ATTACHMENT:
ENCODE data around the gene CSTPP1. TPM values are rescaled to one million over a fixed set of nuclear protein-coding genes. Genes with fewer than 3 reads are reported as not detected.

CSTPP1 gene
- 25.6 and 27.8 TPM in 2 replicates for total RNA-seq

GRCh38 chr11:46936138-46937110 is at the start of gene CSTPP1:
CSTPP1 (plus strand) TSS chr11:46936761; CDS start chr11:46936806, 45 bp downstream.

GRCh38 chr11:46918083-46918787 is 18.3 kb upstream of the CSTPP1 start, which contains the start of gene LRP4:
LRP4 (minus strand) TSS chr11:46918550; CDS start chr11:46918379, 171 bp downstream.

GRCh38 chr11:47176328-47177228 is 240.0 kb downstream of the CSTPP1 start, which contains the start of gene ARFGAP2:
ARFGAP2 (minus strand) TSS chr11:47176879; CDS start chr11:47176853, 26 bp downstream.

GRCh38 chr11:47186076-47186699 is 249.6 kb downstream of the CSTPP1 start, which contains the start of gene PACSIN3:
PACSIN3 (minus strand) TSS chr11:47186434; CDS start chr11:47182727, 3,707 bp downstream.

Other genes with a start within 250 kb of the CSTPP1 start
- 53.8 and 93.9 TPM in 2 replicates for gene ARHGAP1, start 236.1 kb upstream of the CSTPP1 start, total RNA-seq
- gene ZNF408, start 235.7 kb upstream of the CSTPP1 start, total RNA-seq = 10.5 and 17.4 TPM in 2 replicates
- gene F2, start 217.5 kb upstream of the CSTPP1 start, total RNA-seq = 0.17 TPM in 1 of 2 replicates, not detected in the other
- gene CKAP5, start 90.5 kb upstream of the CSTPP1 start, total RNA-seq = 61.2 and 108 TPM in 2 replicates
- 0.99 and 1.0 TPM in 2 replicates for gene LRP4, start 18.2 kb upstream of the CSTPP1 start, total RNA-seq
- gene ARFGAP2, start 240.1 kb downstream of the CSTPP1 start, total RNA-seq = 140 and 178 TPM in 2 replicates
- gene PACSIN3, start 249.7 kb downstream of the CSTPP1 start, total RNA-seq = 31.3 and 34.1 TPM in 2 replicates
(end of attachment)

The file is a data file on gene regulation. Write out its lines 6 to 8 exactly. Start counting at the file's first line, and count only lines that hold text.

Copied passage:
GRCh38 chr11:46918083-46918787 is 18.3 kb upstream of the CSTPP1 start, which contains the start of gene LRP4:
LRP4 (minus strand) TSS chr11:46918550; CDS start chr11:46918379, 171 bp downstream.

GRCh38 chr11:47176328-47177228 is 240.0 kb downstream of the CSTPP1 start, which contains the start of gene ARFGAP2: